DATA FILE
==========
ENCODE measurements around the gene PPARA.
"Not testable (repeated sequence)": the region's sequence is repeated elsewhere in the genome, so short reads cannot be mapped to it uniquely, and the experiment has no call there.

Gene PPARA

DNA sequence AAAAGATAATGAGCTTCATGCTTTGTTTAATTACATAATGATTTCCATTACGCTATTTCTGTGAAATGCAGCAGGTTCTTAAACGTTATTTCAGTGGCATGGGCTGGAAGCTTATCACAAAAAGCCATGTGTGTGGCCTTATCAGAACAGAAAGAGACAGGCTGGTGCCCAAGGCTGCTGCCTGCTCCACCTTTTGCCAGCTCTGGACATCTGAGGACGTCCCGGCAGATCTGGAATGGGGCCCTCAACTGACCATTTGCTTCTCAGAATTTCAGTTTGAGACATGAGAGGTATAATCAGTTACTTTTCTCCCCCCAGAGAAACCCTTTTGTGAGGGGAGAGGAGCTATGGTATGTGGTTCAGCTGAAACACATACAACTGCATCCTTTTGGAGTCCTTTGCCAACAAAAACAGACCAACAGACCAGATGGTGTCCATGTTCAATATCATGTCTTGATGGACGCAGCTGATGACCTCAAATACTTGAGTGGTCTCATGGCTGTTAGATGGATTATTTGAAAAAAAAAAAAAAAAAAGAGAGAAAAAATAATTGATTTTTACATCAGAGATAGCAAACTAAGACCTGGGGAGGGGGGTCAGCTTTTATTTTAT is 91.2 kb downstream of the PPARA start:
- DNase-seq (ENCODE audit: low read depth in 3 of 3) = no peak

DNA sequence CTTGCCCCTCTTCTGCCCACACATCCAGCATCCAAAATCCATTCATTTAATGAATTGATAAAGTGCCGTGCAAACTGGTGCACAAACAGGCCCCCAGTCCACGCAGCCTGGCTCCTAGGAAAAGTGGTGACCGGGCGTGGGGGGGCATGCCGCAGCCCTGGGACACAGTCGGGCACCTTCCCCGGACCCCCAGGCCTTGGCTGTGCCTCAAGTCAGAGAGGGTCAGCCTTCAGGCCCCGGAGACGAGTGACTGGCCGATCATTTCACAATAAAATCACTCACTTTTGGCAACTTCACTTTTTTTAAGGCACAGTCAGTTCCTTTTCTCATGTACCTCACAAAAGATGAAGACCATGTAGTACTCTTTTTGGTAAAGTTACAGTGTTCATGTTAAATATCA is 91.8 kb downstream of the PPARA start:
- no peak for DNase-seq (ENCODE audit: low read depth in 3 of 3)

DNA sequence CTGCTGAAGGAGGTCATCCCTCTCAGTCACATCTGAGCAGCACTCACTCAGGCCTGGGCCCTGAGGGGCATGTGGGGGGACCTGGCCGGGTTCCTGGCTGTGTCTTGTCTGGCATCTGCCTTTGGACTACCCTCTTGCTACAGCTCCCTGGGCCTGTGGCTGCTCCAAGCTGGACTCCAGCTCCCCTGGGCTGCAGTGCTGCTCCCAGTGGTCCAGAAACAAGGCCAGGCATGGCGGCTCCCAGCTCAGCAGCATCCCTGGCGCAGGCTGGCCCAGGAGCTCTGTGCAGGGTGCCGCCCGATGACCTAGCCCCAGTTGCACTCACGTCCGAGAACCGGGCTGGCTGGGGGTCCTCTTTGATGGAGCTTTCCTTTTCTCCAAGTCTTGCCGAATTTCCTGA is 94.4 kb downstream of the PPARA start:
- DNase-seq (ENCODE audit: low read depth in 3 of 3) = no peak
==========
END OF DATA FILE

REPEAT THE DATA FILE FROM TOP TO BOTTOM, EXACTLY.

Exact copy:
ENCODE measurements around the gene PPARA.
"Not testable (repeated sequence)": the region's sequence is repeated elsewhere in the genome, so short reads cannot be mapped to it uniquely, and the experiment has no call there.

Gene PPARA

DNA sequence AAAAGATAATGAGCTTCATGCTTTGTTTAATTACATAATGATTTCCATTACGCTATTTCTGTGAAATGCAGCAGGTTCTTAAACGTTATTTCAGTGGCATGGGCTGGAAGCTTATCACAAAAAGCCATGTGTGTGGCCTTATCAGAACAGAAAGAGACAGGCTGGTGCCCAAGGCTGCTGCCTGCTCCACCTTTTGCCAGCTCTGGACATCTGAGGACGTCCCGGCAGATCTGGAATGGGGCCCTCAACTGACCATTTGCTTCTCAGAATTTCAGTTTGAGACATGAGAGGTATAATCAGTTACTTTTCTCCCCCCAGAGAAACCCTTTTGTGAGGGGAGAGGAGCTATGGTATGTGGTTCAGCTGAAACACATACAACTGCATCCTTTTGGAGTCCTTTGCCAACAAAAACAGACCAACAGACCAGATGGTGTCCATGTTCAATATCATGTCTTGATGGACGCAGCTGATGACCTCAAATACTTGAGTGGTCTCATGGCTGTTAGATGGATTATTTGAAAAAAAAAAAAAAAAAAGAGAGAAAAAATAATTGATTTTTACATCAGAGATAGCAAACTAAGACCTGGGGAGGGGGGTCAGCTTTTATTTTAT is 91.2 kb downstream of the PPARA start:
- DNase-seq (ENCODE audit: low read depth in 3 of 3) = no peak

DNA sequence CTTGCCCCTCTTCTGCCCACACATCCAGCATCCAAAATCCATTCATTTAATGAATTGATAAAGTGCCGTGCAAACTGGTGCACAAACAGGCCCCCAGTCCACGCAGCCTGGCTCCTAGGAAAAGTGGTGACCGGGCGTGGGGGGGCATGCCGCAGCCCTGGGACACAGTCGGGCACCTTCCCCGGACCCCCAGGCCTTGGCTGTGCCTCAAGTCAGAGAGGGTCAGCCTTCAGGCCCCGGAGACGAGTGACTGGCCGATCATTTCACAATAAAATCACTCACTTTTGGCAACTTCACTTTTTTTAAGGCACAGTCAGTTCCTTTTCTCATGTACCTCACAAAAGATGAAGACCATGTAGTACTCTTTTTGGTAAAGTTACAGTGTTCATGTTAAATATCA is 91.8 kb downstream of the PPARA start:
- no peak for DNase-seq (ENCODE audit: low read depth in 3 of 3)

DNA sequence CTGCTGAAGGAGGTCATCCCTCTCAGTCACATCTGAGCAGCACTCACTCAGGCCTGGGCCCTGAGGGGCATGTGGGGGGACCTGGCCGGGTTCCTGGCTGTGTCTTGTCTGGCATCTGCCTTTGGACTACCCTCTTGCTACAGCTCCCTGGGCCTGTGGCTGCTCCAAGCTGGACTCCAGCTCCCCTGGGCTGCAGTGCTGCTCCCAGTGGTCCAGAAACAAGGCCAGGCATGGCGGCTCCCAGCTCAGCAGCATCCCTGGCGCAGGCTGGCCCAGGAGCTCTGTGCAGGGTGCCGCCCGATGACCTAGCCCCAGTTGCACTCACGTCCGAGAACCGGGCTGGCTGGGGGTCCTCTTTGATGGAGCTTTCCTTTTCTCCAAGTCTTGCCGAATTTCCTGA is 94.4 kb downstream of the PPARA start:
- DNase-seq (ENCODE audit: low read depth in 3 of 3) = no peak